4294967295 1 0 282603 Loopback Pseudo-Interface 1
      1500 1 0 306343 Local Area Connection

      C:\Users\User>ping -f -l 1273 google.co.in

      Pinging google.co.in [216.58.220.3] with 1273 bytes of data:
      Reply from 172.29.0.169: Packet needs to be fragmented but DF set.
      Packet needs to be fragmented but DF set.
      Packet needs to be fragmented but DF set.

      C:\Users\User>ping -f -l 1272 google.co.in

      Pinging google.co.in [216.58.220.3] with 1272 bytes of data:
      Reply from 216.58.220.3: bytes=64 (sent 1272) time=3ms TTL=59
      Reply from 216.58.220.3: bytes=64 (sent 1272) time=3ms TTL=59
      Reply from 216.58.220.3: bytes=64 (sent 1272) time=3ms TTL=59
      Reply from 216.58.220.3: bytes=64 (sent 1272) time=3ms TTL=59

      Thanks in advance, i see you are doing a great job helping others ! much appreciated (i have already learned so much just by reading this article)

      Prashant

      By Prashant on Jun 20, 2015

    4. An old site – but great info. Had issues with google web pages inc gmail (and anything accessing google resources like fonts) dropping out on a regular basis. Changed WiFi MTU to 1464 and it now works perfectly.

      many thanks!!

      By Adam on Jul 1, 2015

    5. I must be doing something wrong. I have followed your instructions precisely, but am already down to 1290 and it still won’t connect to “www.cantfindthissite.com” Are you using that as a place marker for an actual site? I don’t have another site that just simply won’t connect. I’m trying to set the MTU to help cut down on the speed reduction from using my vpn. Thanks for the great article.

      By Patrick Dieter on Jul 24, 2015

    6. Hi,
      I’m using Win 7.
      Your article explains how to change MTU for the all OS. But do you know if we can do that by GPO for only some URL?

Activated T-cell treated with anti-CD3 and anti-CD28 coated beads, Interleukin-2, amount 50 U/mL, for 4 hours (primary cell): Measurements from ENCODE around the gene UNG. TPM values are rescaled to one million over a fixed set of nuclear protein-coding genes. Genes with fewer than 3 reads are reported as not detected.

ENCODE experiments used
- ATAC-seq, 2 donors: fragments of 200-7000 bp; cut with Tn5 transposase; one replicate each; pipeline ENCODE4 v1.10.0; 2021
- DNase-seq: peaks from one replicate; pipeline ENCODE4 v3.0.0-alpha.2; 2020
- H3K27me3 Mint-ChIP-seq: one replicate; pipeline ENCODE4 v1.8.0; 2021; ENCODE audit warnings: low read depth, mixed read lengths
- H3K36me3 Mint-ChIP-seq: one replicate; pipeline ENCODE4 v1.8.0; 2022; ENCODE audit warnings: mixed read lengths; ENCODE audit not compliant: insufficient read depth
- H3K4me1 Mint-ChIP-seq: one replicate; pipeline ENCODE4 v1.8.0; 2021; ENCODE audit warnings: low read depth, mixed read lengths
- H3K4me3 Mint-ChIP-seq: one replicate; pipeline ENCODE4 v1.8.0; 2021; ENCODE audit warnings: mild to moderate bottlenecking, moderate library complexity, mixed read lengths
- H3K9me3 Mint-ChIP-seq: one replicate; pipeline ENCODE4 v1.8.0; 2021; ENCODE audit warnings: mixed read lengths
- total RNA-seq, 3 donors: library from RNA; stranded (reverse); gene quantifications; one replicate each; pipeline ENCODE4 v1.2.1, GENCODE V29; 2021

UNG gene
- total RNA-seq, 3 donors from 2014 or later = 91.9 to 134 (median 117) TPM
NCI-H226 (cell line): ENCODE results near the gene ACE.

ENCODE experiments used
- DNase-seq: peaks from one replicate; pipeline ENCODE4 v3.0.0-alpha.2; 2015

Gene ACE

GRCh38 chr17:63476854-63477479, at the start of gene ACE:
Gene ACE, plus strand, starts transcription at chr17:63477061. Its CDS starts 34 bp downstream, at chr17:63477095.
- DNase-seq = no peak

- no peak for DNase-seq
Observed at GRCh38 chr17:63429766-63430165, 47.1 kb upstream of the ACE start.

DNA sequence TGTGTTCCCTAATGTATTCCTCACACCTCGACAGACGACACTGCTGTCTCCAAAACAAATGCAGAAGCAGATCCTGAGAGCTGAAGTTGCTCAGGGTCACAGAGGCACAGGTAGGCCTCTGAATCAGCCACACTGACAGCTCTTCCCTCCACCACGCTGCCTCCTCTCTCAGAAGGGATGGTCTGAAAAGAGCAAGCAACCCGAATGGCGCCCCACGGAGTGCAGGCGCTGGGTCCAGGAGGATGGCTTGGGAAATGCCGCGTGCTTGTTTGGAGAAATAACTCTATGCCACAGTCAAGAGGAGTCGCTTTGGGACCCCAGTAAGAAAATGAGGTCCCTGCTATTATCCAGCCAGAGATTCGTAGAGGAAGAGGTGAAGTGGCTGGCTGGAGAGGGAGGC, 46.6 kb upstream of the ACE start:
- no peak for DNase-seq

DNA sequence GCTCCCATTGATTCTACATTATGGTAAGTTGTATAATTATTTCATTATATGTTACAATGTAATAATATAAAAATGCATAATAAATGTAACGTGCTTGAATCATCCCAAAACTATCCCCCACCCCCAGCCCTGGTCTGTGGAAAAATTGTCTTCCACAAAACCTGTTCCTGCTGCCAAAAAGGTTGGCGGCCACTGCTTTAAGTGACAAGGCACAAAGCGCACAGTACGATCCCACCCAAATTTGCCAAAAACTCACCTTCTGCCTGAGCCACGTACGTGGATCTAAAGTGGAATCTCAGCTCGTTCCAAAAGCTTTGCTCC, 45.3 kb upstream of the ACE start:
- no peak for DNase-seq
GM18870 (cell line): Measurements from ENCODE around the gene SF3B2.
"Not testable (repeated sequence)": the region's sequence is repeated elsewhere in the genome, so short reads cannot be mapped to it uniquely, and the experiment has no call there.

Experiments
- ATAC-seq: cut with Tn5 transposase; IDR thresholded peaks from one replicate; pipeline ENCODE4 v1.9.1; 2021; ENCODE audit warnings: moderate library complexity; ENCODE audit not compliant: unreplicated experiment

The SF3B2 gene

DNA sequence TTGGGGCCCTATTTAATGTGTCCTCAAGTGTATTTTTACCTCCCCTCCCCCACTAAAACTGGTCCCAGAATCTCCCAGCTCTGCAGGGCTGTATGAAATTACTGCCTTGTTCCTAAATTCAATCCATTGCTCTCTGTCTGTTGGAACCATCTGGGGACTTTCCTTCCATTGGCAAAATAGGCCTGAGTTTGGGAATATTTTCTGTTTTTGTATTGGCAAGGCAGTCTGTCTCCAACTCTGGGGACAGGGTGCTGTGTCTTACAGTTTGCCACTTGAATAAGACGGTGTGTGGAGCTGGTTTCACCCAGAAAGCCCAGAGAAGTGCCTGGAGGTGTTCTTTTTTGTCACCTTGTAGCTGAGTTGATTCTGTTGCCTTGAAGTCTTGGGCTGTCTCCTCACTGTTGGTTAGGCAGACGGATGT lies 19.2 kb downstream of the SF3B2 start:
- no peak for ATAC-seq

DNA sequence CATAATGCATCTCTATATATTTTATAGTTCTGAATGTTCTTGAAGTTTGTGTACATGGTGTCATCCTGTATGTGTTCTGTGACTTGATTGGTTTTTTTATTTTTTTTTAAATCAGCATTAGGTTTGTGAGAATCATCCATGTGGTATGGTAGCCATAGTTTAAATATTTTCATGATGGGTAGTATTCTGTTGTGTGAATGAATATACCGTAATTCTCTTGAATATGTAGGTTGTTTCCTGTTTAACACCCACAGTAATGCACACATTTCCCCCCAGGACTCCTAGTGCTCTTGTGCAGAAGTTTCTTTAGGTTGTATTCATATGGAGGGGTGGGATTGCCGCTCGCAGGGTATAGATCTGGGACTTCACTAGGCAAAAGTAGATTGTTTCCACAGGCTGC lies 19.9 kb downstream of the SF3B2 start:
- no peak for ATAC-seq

Thanks for your article.

      By Alacran on Oct 9, 2015

    7. Dont you also need to adjust the ipv6 MTU?

      By Dustin on Dec 16, 2015

    8. Hi Richard,
      Thanks for the great article. I’ve a lot of questions about MTU, however previous posters seem to have asked most of them. I just want to know, let’s say (and it is) my router (actually DSL modem router) have MTU as 1480. I have 2 clients connected to same router. Client 1 is a Windows 7 box and MTU was set to 1480 as well. But client 2 is XP SP2 and what i found 1464 is OK for it. So, do i have to change and enter different MTU values for EVERY (EACH) computer eventhough connected to the same router?

      And the big question, why does MTU vary for each computer although connected to same router? Ethernet/Wifi differs?

      Thanks!

      By Onur on Feb 12, 2016

    9. I’ve spent days trying to network a Windows 7 and XP machine together and this problem was at the root of the difficulties. The solution worked perfectly. Many thanks!

      By Terry Stewart on Jun 5, 2016

    10. It could be a difference between WiFi and Ethernet; I have never experienced this behaviour, though. At the end of the day, you have done what you need to do to get it working, frustrating as it may have been to get there.

      By Richard Slater on Jun 22, 2016

    11. I have never had a broadband provider that has supported IPv6 directly, this has meant that any use of IPv6 has been through a tunnel, which is largely immune from these issues.

      By Richard Slater on Jun 22, 2016

    12. You cannot apply MTU settings on a URL by URL basis; it is a property of the network adapter, not a web browser. As for applying MTU settings with Group Policy then there doesn’t seem to be a built-in setting. However, you could either script the change or build a group policy extension of your own.

      By Richard Slater on Jun 22, 2016

    13. Yes, http://www.cantfindthissite.com is just a placeholder for a site that you cannot access. It’s not directly related to the target site as the problem usually lies between you and the site itself.

      By Richard Slater on Jun 22, 2016

    14. I suspect the problems you are experiencing are not related to your MTU, can I suggest superuser.com to investigate further.

      By Richard Slater on Jun 22, 2016

    1. 2 Trackback(s)

    2. Aug 27, 2015: Ethernet, MTU, TCP,IP ,ICMP packet size | andrewlaihk
    3. Feb 24, 2016: MTU Size Matters | Thee DocKtor's Blog

    Post a Comment

    Please leave these two fields as-is: